Home from the Palouse. I was there to celebrate my mom's birthday, and to celebrate with my family the accomplishments of my youngest sister's children. And those three kids are accomplished, let me tell you. These are kids who have a strong rope tying them to the Palouse, not simply a thread like I have. They were raised right in the middle of a wheat field, rode horses before they could walk and tractors before they went to school, by a dad who lives with soil beneath his fingernails in the summer and cow dung under his boots in the winter on their wheat and cattle ranch, and they all learned those ropes that tie them as soon as they were house-broke, as they follow the footsteps of their father just like he's followed the footsteps of his.
But they were also raised by a mother who drives into a university town every single day, to the university where she's followed the footsteps of her father, for years even working in the same building. She is, as he was, committed to seeing students excel in college, and succeed in the world beyond. She's good at what she does--as good at what she does as her dad was before her. My sister keeps more plates in the air than anyone I know--a whole china cabinet of china, actually, and it baffles me how she does it, but there's always room for one more with her. One more person in her house, one more place set at the table, one more barbeque on the front patio. Just pull up a chair and a cold one and make yourself at home, and while you're at it, I'd be glad to sew you up a quilt or two for your baby, make a dress for your wedding, knit a sweater, a hat, a bag...Not to mention, shoulder the mostly unbearable job of caring for our mother.
These those young-adult children of hers are tied by a thick rope to my sister's world as well. They're all busy, plates-in-the-air kind of people, yes. But mostly they're tied by their investment in academia. By that genetic pool, and a whole lot of talking from their earliest age that made them determined to study and study well. Just this weekend, we celebrated the Master's Degree of my oldest niece from Kansas State University. I can't begin to tell you the title of her thesis--it's so far over my head, I couldn't even follow the abstract. About cows--er, beef--and a tracking system, and machines--that's about the best I can do, and now I'm showing off my ignorance. But it reminds me that she is a perfect blend of her family tree. She is wedded to the ranch, but is a very capable academician--and her maternal granddad would be every bit as proud as all those farmers sitting around her parents' patio yesterday, drinking beer.
And the second daughter, who's been my daughter's roommate for a couple years? She's working dawn up to midnight to finish university early. Early!!! That's the kind of student she is. She's always been so. Every thing she puts her hand to, she does with grace and beauty, whether it's sitting a horse or the fancy cake decorating she's so talented at. She's taking a class right now that could kill me. Literally kill me, I'm sure. But she stripped it (well, not completely) off for a while to help at the farm, to celebrate her brother and sister, to be her mom's greatest champion. To be my daughter's friend (well, both my daughters').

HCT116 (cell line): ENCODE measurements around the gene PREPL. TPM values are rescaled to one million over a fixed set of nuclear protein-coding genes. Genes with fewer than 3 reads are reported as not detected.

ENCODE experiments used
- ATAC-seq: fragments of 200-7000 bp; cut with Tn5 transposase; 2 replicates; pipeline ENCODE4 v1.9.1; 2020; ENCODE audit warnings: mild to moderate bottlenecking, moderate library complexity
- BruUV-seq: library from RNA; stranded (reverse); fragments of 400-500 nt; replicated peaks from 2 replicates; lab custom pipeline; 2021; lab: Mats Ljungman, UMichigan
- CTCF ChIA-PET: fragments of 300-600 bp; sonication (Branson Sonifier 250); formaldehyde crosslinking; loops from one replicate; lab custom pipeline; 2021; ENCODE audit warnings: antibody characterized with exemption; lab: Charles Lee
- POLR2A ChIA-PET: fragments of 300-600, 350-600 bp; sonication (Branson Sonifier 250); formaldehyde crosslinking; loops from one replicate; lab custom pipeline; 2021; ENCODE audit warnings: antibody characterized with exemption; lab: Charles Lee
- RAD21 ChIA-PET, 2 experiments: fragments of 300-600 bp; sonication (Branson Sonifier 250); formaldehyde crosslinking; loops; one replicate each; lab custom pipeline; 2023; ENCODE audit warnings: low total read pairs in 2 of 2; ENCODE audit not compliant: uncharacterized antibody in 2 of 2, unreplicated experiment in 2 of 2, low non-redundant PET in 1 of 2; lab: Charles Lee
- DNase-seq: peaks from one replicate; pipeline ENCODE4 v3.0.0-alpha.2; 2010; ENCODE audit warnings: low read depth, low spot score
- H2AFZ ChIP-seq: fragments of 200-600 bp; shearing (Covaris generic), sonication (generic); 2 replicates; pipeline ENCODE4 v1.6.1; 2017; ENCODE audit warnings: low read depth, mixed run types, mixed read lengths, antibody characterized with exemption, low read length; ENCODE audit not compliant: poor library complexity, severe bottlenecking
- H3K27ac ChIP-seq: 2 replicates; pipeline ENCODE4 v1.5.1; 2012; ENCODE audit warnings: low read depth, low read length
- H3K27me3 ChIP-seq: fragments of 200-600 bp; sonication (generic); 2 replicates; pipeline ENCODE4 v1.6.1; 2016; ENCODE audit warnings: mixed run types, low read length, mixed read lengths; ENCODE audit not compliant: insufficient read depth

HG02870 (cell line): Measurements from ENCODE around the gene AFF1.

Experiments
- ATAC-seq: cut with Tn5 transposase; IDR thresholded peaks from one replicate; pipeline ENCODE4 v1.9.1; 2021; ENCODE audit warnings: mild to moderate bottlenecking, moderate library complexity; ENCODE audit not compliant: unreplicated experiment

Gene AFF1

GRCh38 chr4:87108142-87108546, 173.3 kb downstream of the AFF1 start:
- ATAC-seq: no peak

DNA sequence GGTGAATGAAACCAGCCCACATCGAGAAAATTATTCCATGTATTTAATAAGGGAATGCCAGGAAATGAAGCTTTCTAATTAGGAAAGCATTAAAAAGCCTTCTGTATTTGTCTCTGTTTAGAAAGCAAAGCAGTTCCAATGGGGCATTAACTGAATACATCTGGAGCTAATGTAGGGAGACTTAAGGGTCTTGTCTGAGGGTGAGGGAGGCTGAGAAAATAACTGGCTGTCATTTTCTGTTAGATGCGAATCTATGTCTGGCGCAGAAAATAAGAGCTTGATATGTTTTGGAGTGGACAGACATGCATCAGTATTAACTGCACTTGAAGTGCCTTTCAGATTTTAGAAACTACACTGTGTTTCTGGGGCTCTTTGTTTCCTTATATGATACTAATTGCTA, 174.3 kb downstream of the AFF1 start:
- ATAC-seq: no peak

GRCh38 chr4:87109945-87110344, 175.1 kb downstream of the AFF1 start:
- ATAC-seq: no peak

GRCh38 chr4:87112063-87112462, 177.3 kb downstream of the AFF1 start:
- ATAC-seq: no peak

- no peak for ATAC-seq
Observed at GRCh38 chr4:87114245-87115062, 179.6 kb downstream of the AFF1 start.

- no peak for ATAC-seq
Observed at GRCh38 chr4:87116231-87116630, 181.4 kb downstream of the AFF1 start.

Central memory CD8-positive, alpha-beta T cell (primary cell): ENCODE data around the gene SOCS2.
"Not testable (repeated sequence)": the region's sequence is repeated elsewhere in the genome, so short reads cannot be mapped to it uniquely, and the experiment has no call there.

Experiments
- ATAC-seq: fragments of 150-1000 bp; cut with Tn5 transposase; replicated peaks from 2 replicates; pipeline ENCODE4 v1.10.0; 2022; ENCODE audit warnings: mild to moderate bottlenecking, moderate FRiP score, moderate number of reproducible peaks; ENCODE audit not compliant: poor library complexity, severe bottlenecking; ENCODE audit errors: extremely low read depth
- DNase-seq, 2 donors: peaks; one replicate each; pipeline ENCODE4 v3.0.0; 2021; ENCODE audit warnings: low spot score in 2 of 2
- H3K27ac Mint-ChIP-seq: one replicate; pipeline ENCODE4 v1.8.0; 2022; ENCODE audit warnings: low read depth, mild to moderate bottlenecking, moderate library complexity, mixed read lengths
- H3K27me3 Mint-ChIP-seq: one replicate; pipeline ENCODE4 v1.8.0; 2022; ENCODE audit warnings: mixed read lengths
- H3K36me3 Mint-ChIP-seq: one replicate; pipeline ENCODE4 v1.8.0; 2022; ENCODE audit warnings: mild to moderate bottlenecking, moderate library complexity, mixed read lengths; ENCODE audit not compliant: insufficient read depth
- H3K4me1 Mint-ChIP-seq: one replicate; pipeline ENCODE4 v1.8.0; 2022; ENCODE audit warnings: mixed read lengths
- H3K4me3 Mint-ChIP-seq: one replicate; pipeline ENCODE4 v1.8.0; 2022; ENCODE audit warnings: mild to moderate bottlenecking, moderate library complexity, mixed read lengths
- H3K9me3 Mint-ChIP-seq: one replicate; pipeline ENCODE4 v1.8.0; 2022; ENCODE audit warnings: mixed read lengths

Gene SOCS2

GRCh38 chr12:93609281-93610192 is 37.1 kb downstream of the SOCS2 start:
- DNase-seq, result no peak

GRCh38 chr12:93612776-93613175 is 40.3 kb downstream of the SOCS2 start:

And the son stood up in front of over 3000 people, mostly his peers, Saturday night and gave a speech. I have to admit, when I walked into that convention Thursday night, I thought I'd taken a left turn into a foreign country. Surrounded by teens in blue corduroy jackets and black bottoms, all cheering and screaming, it seemed a little cult-like, to tell you the truth. But FFA is does some good things. OK, some great things. They're learning how to speak, and take care of the earth, and animals, and each other. Anyway, my nephew has been a state officer for the year so had to speak to the convention. Give an address. And I'm here to tell you, in my completely unbiased opinion, he wowed them. There were girls screaming that they loved him even!!! (OK, to be honest, SK started it, but that just took the finger out of the dike, so to speak.) The cool thing was, though, at one moment in the middle, when he was talking about how he was kind of dork when he was a little kid, his middle sister said, "I love you, M!" and he answered, without missing a beat, "Thanks, L!" That might have been my favorite moment. That she chose that moment to say those words, to reassure him, that he knew her voice. And it was a very good speech. (Well, I'd also liked it a couple nights before when he noticed that my son, the closest thing he has to a brother, was there. We got there a day early, and he was thrilled to see J!) This nephew loves the land. Loves farming, can spend all day alone in a field, but with equal joy, and ease, can hold a crowd of thousands in his hand. Pretty remarkable.
So these kids. They're impressive. All three of them. They didn't get that way on their own. They're branches on a family tree. And both sides has a hand in them, and equal hand. I saw that as clearly as I've ever seen it in them this week end. God knew what He was doing when He married the farm and the university. And He saw that it was good.